The agency has claimed that it wishes to negotiate with the unions involved in the dispute. The unions have stated that they will not negotiate unless the government of Prime Minister Lionel Jospin is directly involved in the talks.


Liberian radio workers threatened for forming union

The newly formed Liberian Broadcasting System Workers’ Association, set up by workers at the state-owned LBS, has been declared unconstitutional by the Liberian Ministry of Labour because it has not obtained a “certificate of recognition” as a collective bargaining agent from the government.

According to a letter sent January 5 from the Labour Ministry to Bockarie Moussa, President of the LBS Workers’ Association, the organisation has not been officially recognised as a trade union and it therefore risks prosecution should it begin to act as one. The letter advised the organisation to obtain official recognition before taking on such responsibilities. It states, "Pending your compliance with the Labour Law of Liberia, any action taken under the guise of the aforementioned association is illegal and may submit to your prosecution.”

The LBS workers are in dispute with the management over their salaries, which have not been paid for the past 11 months.

Courts stop Kenyan workers’ split from official union

Workers in the Kenyan tea industry have been prevented by the High Court from quitting the Kenya Plantation and Agricultural Workers Union and forming a breakaway. Officials of the proposed union had appealed to the High Court against the decision, made in 1998 by the Registrar of Trade Unions, that prevented the formation of the new Kenya Tea Workers Union.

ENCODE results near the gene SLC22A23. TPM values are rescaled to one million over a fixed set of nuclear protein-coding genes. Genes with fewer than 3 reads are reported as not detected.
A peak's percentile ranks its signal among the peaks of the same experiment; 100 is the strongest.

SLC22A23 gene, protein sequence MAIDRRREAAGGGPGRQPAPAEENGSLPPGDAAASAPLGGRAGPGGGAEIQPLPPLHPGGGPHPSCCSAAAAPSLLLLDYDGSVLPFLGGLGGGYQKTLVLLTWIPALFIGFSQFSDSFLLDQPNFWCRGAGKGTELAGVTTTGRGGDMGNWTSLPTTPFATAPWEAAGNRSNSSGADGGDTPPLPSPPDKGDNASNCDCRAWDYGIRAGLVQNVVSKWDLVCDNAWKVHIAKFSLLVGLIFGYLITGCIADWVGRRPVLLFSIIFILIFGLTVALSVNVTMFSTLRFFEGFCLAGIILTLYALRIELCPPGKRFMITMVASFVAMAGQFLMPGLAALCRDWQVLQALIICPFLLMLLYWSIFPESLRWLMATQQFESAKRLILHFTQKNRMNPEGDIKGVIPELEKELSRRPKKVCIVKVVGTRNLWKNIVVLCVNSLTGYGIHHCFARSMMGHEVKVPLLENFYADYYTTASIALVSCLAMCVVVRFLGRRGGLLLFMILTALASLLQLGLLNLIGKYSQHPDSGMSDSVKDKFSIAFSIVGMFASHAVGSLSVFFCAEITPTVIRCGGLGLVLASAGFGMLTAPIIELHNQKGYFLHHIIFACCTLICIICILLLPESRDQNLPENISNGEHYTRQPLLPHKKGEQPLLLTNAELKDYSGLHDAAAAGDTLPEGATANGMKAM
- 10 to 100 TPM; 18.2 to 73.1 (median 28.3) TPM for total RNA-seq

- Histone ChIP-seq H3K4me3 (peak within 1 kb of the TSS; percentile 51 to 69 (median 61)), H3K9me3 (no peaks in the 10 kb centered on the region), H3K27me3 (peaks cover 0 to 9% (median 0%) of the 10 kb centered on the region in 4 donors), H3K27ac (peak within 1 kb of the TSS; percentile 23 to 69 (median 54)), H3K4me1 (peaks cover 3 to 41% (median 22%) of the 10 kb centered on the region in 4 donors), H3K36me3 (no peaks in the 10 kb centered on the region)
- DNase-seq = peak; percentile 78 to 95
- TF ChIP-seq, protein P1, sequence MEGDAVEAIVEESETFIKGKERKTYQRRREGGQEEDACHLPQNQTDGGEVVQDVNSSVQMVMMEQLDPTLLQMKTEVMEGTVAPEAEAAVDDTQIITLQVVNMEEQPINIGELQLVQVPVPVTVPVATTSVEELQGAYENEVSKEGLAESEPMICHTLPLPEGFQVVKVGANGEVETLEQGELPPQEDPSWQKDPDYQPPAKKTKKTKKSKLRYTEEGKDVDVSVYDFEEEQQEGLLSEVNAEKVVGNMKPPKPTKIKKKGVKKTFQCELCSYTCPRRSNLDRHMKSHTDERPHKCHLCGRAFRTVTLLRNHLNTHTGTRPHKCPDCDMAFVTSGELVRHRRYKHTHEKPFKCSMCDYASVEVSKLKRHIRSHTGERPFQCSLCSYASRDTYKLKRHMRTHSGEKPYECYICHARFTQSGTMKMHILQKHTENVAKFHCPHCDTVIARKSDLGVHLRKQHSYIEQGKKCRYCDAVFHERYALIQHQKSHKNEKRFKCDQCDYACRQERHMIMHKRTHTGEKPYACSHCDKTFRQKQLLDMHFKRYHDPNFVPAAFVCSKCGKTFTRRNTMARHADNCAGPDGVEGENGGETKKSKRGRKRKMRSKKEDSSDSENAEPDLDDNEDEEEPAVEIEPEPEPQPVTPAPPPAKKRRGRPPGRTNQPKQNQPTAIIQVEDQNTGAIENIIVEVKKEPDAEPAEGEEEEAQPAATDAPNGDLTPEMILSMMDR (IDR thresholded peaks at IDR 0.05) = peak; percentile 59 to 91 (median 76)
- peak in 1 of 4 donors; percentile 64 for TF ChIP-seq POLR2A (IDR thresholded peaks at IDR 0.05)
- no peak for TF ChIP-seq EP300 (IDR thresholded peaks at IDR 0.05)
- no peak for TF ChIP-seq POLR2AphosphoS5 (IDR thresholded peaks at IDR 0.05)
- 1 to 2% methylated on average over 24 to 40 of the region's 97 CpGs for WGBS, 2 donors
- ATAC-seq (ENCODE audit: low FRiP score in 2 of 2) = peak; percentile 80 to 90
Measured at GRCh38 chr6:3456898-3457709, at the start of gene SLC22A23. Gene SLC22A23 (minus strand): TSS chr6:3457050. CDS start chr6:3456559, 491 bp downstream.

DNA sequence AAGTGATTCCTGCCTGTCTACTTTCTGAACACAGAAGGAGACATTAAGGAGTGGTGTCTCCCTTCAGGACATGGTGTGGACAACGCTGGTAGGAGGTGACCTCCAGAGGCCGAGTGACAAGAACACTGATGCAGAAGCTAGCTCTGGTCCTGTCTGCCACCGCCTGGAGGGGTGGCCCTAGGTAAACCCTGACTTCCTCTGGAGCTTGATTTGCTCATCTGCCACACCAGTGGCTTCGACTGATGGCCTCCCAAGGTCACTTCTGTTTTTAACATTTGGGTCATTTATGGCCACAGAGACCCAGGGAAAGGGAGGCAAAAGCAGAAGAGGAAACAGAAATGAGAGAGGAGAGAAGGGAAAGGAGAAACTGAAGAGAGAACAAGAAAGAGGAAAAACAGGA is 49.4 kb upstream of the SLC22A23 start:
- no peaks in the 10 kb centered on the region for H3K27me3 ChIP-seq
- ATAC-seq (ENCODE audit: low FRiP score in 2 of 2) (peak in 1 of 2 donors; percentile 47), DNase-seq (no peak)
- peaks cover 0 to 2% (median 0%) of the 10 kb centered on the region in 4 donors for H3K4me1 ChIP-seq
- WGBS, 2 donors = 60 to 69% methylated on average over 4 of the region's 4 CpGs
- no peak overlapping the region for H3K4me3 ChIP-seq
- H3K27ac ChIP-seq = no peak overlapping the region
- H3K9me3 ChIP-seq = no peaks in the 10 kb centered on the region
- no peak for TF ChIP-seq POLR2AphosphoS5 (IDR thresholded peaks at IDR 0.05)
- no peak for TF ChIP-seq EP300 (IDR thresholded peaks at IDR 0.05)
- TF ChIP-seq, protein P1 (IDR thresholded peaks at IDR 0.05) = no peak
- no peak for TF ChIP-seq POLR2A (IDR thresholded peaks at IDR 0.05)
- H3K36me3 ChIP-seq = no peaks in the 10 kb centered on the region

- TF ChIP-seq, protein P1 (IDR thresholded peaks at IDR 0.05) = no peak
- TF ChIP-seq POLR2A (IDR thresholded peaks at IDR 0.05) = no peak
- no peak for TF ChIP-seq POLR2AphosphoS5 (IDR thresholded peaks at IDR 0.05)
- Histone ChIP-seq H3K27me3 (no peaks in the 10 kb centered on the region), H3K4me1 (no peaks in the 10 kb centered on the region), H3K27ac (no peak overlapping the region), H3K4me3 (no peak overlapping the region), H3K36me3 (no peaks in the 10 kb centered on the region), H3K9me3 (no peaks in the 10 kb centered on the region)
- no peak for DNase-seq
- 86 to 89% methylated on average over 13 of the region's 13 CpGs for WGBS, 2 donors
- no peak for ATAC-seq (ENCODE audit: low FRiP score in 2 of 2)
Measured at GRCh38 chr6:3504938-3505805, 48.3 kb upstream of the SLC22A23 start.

In upholding the original decision, the two judges at the High Court, Sheikh Amin and Richard Kuloba, said the officials had failed to prove that the formation of the proposed union was the only road open to them. “If it is a matter of self-ego driving some persons to over-rate themselves into thinking that they can provide better leadership, that is not a consideration for the registrar or the court,” the judges stated.

Hotel workers strike in South Africa

One hundred and twelve members of the SA Commercial, Catering and Allied Workers’ Union (Saccawu), have been on strike at the Hilton International Hotel in Sandton, South Africa, since December 24. The strikers are demanding a wage increase of R400 across the board, an extra months pay cheque and a minimum salary of R2000. Other demands included 31 days annual leave and nine months maternity leave, of which six should be on full pay. They also want union recognition and organisational rights. Workers currently get paid nothing extra for working on public holidays or for overtime. It is the first strike at the hotel since it was built in 1997. Operations at the five-star hotel have been virtually halted by the strike, with guests having to pack their bags and leave.

Saccawu has been negotiating with management for the past three years and took the dispute to the Commission for Conciliation, Mediation and Arbitration (CCMA). Management [had] refused to sign a collective agreement, but after the CCMA hearing, it changed its position. Later, however, the management used the resignation of the hotel’s general manager to back out of the agreement.

At least 500 union members are expected to march to the hotel on January 11 to hand over a memorandum to the general manager.

Nigerian Airways sacks one thousand

Nigerian Airways announced last week that it is to sack a thousand of its 2,300 employees, in what it describes as a “major right-sizing exercise” prior to privatisation. A government committee set up to prepare for privatisation recommended the mass layoffs last year. The sackings are a last ditch attempt by the government to revive the company before privatisation. With only two left of the fleet of 30 aircraft in the 1980s, Nigerian Airways has precious little to sell off.